If youare installing underfloor heating in a building in Marlow, whether it is a new build or retrospective, you will need to install a floor screed in order to cover the heating pipes and to provide a flat and level surface upon which to lay the final flooring.

When installing into an existing building you have to take into account the fact that you will lose a certain amount of height in the room. There are two main types of screed that can be used, either the sand and cement screed which has been used for years, or the fast-growing in popularity liquid anhydrite screed.

Liquid anhydrite screeds are known by a number of different names apart from liquid screed. They are also called gypsum screeds because they contain anhydrous (dry) calcium carbonate in place of cement which becomes gypsum when water is added to it. Because they are laid in liquid form they are also known as flowing screeds and self-levelling screeds: since they are liquid they level out after they have been pumped into position.

There are several advantages to using a flowing screed in Marlow in combination with underfloor heating, especially in a retrofit project. You need to cover the heating pipes whichever screed you use, but with a flowing screed it can be laid much thinner than sand and cement. It needs to cover the pipes by 30mm, making a total depth of 45mm. If you use sand and cement it will be at least 75mm overall, and often in excess of 100mm. This has clear benefits when it is a retrofit because you won’t lose as much height in the room.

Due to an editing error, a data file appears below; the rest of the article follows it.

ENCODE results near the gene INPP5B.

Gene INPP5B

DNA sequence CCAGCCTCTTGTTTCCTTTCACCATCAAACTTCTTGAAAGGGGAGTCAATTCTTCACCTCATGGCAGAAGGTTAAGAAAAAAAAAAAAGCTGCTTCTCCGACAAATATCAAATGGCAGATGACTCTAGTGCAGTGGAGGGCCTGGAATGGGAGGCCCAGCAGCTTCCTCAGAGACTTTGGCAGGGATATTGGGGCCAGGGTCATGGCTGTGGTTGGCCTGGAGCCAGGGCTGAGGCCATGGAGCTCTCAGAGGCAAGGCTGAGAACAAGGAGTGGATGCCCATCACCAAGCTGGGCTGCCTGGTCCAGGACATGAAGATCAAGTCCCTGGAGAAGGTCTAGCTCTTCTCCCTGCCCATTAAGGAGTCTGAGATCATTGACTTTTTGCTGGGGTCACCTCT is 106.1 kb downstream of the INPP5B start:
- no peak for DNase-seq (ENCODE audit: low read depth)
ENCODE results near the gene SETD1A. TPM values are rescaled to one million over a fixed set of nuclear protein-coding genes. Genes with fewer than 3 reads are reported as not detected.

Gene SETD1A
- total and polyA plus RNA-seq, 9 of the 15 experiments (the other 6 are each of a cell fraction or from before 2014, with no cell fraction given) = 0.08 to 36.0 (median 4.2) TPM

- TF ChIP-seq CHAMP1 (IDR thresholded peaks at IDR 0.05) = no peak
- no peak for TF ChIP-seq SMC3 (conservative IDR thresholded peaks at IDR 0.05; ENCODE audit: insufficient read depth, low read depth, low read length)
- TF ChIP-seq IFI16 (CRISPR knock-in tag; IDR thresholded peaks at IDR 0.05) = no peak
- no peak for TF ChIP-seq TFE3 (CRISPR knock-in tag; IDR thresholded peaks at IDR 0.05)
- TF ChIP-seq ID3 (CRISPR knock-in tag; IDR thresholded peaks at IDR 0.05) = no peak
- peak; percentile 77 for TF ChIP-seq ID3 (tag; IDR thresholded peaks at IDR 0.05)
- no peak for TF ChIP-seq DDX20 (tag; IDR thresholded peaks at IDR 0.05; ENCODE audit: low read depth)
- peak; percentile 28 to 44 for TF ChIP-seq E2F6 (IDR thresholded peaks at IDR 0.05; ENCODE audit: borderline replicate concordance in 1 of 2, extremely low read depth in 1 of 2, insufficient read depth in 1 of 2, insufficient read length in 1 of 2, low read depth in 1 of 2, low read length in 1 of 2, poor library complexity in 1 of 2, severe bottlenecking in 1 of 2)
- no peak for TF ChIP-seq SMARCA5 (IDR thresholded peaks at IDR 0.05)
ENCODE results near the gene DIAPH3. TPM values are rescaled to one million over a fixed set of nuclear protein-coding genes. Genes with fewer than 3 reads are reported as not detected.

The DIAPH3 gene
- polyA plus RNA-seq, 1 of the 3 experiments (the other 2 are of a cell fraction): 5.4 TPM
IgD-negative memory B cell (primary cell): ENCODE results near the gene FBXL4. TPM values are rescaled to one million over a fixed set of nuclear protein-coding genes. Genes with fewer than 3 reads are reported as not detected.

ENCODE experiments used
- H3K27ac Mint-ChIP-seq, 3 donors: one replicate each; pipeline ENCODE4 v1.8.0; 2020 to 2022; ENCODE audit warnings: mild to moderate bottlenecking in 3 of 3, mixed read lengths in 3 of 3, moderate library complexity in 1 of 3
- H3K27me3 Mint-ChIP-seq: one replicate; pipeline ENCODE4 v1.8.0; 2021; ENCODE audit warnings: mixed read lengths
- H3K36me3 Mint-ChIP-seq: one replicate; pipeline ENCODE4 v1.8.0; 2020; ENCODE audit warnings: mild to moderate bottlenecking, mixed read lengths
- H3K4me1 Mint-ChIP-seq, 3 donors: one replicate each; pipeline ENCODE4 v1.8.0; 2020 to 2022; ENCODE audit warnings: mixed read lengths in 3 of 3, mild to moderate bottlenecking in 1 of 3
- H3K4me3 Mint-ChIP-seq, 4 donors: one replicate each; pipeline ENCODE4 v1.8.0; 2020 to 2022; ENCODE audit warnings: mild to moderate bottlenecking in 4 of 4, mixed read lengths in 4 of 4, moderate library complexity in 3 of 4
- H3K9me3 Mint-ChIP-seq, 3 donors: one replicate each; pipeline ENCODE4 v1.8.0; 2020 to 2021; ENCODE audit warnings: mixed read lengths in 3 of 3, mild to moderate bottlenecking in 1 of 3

Several More Benefits

There are several other benefits too. When you use a sand and cement screed it is laid be a worker on hands and knees using a trowel. It is almost impossible to totally cover the heating pipes, and this means that there will be certain gaps or voids in the screed. This in turn will interfere with the transfer of heat into the room above. However, when you use a flowing liquid screed it will completely cover the heating pipes and cannot leave any gaps, so the heat transfer into the room is totally even.

Because a flowing screed is laid thinner than sand and cement, it takes less energy to heat up the room to the desired level because there is less screed to heat first. This also gives a better response/controllability. So, there is an ongoing cost saving on heating energy bills that will last as long as the building does.

Another advantage of flowing screeds is that they do not curl and they are far less prone to shrinking than sand and cement.

If there is a downside to flowing screeds it is that, as they dry, they produce a layer of fine particles on the surface known as laitance. This needs to be removed by sanding between 7 – 10 days after the screed is poured so that the final floor fixing is not jeopardised in any way.